Eyes On Your Own Money

The other night my family did something so 2019. We went out. Together. In public! Specifically, we attended a school function, live and in person. Being able to watch my daughter perform with her class's music program for the first time in over a year—no live stream or Zoom required—felt truly amazing.

We anxiously arrived at the school and were thrilled to greet other parents and settle on a bench next to close friends. The show started out great—kindergarten through third graders took the stage to sing and dance, joyfully raising their sweet young voices in heartfelt worship (it's a local Christian school). The kids were adorable in their dress clothes, the music was catchy, and they all knew the songs! All was going perfectly, except…

Slip. Our daughter was having issues keeping her mask in place. Every so often the movements would cause her mask to fall below her nose and mouth. Slip. As it happened again and again I began to feel nervous, and a series of thoughts ran through my mind:

… Restrictions are easing, but we still wear masks to help stay safe. Was she in danger of getting sick because of this mishap? Or might she unknowingly spread the virus to a nearby friend? Unlikely, but us moms worry, right?

…How was she handling things emotionally? Would she get upset and stop in the middle of her routine to adjust the wayward mask, causing her to fall behind on her movements? What if she simply gave up and ran off the stage in frustration?

…What if my husband leapt out of his seat to fix this issue for our little girl? (Yeah, that one would be embarrassing—for both her and myself.)

But I needn't have worried. As happens so often, kids handle unplanned situations better than we give them credit for. My daughter simply adjusted the mask each time it slipped, never missing a beat (literally!). No anger, no tears, no fleeing from the stage—a total “the show must go on” mentality. She just did what she had to do. And smiled.

Yes, I was beaming with pride.

Later, it occurred to me that probably nobody else even noticed her challenges. The other parents only had a laser focus on their own kids—not mine. Because that's what mattered to them.

The realization that they were only concerned with their own child's performance reminded me that this is exactly how things are when the stock market drops—people typically react based upon where their personal investments are allocated.

Let's look back to the first quarter 2020 when the S&P 500 dropped 20%. Many people were initially alarmed and took notice. And no wonder, when headlines were screaming, Warning! The market is crashing! Impending doom ahead!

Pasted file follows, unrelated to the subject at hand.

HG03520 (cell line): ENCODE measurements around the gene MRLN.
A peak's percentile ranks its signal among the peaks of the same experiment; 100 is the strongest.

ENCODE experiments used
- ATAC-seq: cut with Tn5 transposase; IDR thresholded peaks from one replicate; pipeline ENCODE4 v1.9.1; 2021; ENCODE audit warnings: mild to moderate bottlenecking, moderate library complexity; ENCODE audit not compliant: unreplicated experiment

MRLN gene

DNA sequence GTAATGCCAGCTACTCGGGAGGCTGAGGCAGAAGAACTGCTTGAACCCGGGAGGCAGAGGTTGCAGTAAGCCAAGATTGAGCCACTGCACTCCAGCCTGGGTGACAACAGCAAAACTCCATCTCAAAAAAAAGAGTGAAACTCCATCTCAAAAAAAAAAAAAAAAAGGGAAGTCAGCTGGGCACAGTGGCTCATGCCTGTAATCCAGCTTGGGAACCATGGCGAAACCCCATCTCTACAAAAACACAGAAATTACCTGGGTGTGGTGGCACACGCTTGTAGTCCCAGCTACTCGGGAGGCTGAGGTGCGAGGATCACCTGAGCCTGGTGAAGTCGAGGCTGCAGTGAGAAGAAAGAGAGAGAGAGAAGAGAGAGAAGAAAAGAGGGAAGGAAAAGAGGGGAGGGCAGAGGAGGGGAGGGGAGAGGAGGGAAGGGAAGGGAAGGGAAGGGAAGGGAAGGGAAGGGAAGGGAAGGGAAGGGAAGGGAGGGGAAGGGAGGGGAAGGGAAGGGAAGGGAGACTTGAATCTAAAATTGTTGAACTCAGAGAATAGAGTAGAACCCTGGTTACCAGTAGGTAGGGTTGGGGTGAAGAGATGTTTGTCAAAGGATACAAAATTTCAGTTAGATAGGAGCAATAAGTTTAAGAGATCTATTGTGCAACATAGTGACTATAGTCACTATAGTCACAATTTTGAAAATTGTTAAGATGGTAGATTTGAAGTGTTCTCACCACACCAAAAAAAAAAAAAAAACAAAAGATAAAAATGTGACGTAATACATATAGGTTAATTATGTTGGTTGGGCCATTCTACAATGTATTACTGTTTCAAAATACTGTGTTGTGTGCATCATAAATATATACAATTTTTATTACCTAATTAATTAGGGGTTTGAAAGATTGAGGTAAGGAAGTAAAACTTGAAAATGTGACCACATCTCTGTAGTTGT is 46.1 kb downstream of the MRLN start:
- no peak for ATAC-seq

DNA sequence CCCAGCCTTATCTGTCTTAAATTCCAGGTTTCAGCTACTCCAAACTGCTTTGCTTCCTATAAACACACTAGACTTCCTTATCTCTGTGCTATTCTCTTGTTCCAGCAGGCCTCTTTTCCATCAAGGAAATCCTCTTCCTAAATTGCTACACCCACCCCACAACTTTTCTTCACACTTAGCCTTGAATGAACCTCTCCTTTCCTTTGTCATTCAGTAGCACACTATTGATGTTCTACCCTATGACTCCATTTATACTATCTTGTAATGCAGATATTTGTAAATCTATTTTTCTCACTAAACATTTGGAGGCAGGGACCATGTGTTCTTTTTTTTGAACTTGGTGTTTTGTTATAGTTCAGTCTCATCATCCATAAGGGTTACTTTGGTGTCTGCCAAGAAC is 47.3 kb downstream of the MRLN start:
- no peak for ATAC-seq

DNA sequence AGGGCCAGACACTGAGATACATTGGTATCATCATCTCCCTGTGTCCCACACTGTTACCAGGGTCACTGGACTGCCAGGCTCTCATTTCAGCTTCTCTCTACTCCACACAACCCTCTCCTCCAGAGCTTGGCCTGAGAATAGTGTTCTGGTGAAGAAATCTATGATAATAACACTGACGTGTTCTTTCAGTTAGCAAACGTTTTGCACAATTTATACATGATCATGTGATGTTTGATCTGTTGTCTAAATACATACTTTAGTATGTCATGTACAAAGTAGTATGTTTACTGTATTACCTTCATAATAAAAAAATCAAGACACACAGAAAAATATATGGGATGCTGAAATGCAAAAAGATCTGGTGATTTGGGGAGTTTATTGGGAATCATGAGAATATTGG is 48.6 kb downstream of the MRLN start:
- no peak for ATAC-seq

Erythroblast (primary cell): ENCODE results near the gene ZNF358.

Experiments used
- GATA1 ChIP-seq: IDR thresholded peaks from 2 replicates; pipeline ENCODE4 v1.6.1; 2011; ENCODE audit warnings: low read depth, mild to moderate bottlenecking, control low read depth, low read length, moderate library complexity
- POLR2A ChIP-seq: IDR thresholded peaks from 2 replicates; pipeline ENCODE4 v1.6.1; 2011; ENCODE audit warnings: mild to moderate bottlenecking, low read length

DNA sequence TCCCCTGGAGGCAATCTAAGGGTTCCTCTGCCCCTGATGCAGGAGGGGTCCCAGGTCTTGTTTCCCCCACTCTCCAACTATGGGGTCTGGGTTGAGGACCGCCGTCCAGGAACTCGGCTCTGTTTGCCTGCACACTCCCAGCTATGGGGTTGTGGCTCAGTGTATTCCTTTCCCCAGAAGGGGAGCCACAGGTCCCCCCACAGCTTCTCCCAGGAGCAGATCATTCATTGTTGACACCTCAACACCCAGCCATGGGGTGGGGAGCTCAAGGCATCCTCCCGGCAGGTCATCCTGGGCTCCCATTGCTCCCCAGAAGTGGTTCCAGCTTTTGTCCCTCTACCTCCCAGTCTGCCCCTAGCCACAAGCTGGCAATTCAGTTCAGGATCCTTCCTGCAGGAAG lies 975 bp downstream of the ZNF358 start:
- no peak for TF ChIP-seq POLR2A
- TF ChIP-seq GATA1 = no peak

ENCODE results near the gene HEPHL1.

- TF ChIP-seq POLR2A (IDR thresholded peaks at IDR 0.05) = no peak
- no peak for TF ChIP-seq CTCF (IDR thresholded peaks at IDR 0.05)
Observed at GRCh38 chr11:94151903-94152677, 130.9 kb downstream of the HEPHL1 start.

But headlines don't always tell the whole story. Fortunately, many were able to look beneath the surface to see the bigger picture and what it meant for them. With this in mind, let's look at a couple of important points to remember during market highs and lows:

It's only your money that matters.

Like the parents who zeroed in on their own kids during the performance, it's best to focus on your investments rather than the entire market. Our clients have their own customized portfolios, which means they're positioned correctly based on personal risk tolerance and financial goals. So when the market sinks like it did last March—because at some point it will—don't get hung up on the whole “show.” Follow your own “performance” instead. Typically a risk-adjusted portfolio will not mirror the wild swings and ups or downs of broader markets.

Trust your financial advisor. (And if you don't, get a new advisor.)

A good advisor is watching your investments when things seem shaky. To begin with, my clients aren't invested in the entire S&P 500, so daily ups and downs aren't too concerning. While they may certainly have some investments found within S&P 500, their money isn't necessarily in a mirroring portfolio.

Furthermore, communication during swings is essential. During the wild rollercoaster of 2020, my clients had personalized attention toward their own customized portfolio. Not only was I there when they needed me, but I was proactive in reaching out to share information and offer reassurance when necessary. They knew they weren’t the only ones watching their money!  

But I give my clients credit. Overall, there was very little stress and I feel proud of the trust they gave me. I credit that to the relationships we built while preparing for just such an event.

I believe there key moments in life when you need to trust the systems and people you’ve put in place. This isn’t always easy when it comes to our money, or our kids. When I sat back and I trusted my daughter to handle her mask issue—sure, I worried a bit. But I didn't panic and she weathered the storm just fine. If there had been a real problem, though, she knew that my husband and I would be there for her—just like I'm always there for my clients.

Bloomington Normal Retirement Planner Krista McBeathKrista McBeath is an Investment Advisor, Chartered Financial Consultant, a Licensed Insurance Advisor, a Fiduciary, and an experienced tax advisor who specializes in financial planning, investments, and insurance.

She utilizes advanced tools for in-depth calculations that analyze tax and retirement scenarios to help their clients avoid a future tax time-bomb.  Whether this means enjoying more of your hard-earned money in retirement or passing along assets to loved ones, with less tax burden, planning makes the difference.

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